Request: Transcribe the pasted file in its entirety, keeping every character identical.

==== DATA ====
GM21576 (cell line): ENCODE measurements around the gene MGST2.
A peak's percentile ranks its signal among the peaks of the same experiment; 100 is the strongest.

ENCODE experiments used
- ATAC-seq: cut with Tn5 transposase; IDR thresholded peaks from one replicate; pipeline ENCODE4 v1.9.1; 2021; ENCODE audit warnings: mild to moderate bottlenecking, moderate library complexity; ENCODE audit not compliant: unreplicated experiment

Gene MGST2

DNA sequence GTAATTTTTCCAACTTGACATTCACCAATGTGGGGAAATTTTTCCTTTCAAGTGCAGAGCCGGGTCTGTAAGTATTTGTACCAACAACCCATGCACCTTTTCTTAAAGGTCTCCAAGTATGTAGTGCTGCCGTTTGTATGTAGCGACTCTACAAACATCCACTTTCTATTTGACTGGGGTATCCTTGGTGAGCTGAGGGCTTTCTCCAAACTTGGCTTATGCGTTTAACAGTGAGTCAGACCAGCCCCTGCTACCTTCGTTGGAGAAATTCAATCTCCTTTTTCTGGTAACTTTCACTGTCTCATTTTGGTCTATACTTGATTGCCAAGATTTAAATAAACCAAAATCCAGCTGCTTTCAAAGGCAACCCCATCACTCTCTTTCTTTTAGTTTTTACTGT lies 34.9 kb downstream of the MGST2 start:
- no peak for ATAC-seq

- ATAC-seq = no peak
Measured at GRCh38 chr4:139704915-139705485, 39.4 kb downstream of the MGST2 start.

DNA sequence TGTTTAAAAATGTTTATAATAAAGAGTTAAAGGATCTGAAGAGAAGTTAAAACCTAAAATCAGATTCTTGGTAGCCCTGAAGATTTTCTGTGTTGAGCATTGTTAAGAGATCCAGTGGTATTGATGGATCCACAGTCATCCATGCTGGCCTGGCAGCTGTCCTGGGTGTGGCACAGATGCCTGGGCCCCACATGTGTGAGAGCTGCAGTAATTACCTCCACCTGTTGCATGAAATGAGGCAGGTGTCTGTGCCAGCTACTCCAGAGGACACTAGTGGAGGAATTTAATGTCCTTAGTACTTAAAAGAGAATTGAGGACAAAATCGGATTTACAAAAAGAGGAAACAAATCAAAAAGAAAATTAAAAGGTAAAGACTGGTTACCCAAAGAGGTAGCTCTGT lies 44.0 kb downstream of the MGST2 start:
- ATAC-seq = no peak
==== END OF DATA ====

GM21576 (cell line): ENCODE measurements around the gene MGST2.
A peak's percentile ranks its signal among the peaks of the same experiment; 100 is the strongest.

ENCODE experiments used
- ATAC-seq: cut with Tn5 transposase; IDR thresholded peaks from one replicate; pipeline ENCODE4 v1.9.1; 2021; ENCODE audit warnings: mild to moderate bottlenecking, moderate library complexity; ENCODE audit not compliant: unreplicated experiment

Gene MGST2

DNA sequence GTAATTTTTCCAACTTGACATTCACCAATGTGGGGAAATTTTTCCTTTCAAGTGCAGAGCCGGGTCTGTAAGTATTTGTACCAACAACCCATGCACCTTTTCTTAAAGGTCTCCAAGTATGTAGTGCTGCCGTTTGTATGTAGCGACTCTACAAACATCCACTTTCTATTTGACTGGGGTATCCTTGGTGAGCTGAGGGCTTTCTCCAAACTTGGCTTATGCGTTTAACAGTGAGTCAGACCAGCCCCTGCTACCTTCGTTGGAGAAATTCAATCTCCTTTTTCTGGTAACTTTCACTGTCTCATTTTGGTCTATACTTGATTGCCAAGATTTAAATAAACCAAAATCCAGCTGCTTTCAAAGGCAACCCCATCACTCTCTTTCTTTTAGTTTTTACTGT lies 34.9 kb downstream of the MGST2 start:
- no peak for ATAC-seq

- ATAC-seq = no peak
Measured at GRCh38 chr4:139704915-139705485, 39.4 kb downstream of the MGST2 start.

DNA sequence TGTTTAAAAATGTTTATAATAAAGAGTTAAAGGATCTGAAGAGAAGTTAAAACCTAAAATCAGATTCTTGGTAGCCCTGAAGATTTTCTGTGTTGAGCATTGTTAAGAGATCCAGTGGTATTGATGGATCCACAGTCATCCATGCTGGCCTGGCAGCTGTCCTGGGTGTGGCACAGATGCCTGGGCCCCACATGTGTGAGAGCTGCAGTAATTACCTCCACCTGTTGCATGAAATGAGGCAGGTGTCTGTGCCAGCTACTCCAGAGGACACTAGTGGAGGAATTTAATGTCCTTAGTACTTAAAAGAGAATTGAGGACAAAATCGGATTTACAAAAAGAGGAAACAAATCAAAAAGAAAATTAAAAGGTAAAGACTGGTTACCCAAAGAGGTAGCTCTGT lies 44.0 kb downstream of the MGST2 start:
- ATAC-seq = no peak